Back when I bought that 12″ PowerBook and started using both it and Windows machines, I was keenly aware that I was making a decision to become a two-platform person. (And if I ever forgot it, someone came along to point it out–when you edit a magazine called PC World and are seen in public with a Mac, it’s a conversation-starter.) Today, I don’t give it much thought. I sit down at a computer, and my brain helpfully adjusts itself to the OS I’m using, helping my fingers to find the right keys and features without any conscious effort. I’m not saying everyone should use both OSes–we agnostics aren’t missionaries–but I know it’s made me a happier computer user.

 
16 Comments


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16 Comments For This Post

  1. Dave Says:

    I like Macs a lot, but it is the price that keeps me from using them.

  2. drew Says:

    I fall along the same line. I move back and forth, and I am more focused on what I am creating than what I am creating it on.

  3. Brandon Backlin Says:

    Using two platforms is way easier now than it used to be; with the popularity boom of networking. Now the only thing in the way in that regard is file formats, and cloud computing should get rid of that barrier as well.

    I loved the article. I personally know some "OS-gnostic" (though they're not secret about their ways) people and they seem to be the more up-tight of the bunch. One lady was thoroughly convinced that putting Windows on her Mac would slow the system down for both OSes, or make her OS X partition more vulnerable to viruses. While the virus issue is slightly true, you actually have to put an effort into making that happen (as in, download it to the OS X partition and run it from Mac OS X, since their executables aren't even remotely close in file structure), something that at her skill level would be hard to accomplish.

    I dual-boot OS X and Windows and am happy with both of them. Can hardly wait for Lion!

  4. Guest Says:

    I like my Mac too, but I built it myself and can choose whatever OS I want at start up thanks to the work of some very talented people who have made it easy to run MacOSX on non-apple taxed hardware.

  5. dholyer Says:

    I started with an Atari 800 and 48K or RAM (now days the average data buffer is far bigger) on Christmas 1980. And I gave my old Atari Video Game (Atari 2600) to my brother. I had a good 19" color TV so graphics was good. In 1982 I bought a OS chip that gave me 80×25 text, before it was 40×24. In 83 I bought a 19" composite Monitor so I could read the 80 character text better, using RF channel 3 you could read the text but sometime you needed to know the word to read the letters.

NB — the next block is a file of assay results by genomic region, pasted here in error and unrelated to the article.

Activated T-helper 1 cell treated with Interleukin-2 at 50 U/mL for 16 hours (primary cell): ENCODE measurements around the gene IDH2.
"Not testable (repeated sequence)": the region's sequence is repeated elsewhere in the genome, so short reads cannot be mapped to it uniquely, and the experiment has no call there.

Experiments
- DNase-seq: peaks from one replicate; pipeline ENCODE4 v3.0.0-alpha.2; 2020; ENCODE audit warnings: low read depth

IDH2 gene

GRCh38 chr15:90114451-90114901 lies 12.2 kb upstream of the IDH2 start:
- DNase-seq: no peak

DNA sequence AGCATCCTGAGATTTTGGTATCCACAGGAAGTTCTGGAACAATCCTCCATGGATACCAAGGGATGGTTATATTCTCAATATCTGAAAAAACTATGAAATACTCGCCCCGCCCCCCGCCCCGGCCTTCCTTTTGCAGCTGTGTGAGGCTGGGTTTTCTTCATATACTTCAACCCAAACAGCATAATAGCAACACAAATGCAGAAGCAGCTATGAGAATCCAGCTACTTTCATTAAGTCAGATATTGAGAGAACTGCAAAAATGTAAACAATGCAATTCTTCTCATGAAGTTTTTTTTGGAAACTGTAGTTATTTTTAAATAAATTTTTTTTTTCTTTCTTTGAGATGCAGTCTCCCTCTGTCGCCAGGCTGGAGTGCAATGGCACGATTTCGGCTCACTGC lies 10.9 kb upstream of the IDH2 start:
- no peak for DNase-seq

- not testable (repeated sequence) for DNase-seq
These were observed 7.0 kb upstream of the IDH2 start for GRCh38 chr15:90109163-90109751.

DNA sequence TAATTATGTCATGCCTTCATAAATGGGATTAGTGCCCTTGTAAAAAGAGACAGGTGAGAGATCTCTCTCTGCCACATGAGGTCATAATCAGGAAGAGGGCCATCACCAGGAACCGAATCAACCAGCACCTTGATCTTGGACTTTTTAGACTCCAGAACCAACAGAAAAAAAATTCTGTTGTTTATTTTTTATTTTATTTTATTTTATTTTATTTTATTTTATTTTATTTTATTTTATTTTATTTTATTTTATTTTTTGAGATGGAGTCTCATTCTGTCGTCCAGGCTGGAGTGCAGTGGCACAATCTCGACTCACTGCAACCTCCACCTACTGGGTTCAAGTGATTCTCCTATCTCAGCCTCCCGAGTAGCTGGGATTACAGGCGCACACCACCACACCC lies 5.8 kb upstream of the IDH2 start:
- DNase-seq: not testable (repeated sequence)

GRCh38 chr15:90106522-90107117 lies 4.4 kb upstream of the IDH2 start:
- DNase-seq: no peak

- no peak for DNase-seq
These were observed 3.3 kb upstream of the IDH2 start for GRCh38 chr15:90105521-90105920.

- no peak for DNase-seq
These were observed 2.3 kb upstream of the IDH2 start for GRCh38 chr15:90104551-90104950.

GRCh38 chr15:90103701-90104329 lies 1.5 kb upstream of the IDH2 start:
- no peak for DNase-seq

In 1986 after helping do a Laser Show in Sturgis I traded my Atari system (computer, monitor, disk drives, printer and modem in for a NEC (PC compatible) laptop and moved it's data content via 720k 3.5" floppy disks.

    In 1992 bought my first PC desk computer with a CD burning drive. And traded my laptop in for $$$ that went to buying software. Then in 1996 I started building my own PC's, started with a full Tower so I could keep adding new toys to it.

    In 2000 replaced the 386 mother board with a AMD64. After 3 64bit systems I am now using two AMD64/2 systems, one to connect to my DSL Internet link, and the other to keep modifying and doing Video work on, and is not NET connected, but do move files via a 320gig 2.5" USB powered Hard Disk.

    My computer systems have been much like what teen boys di with their first and later cars. I never got into cars because of vision problems. So computers and coke bottle glasses got me into computers instead.

    You can almost say I was born a Geek.

  6. Dave Says:

    Wholeheartedly agree – any technologist in the IT industry needs to be agnostic. There's far too many superiority complexes out there. I know – I've worked (and played) on everything from a ZX81 to top end mainframes, propriety to open source systems. Not having knowledge (or at least an appreciation of) other OSes, hardware platforms, applications etc leads IT professionals to make "safe" and boringly repetitive choices. It stifles innovation.

    However, in the consumer market, simplicity is key. The OS doesnt really bother a consumer – its how easy the user interface is, what apps are bundled with the OS, its price point, what apps are available etc. Yeah, fashion comes into it and thats why Apple have created a storm recently. Apple are doing ok, but will probably never have the market share of Microsoft. To be honest, who cares? The key point is that there is diversity out there, competition and choice.

    Lets hope that this continues and that those who live the life of multiple OSes, Apps and hardware only increase.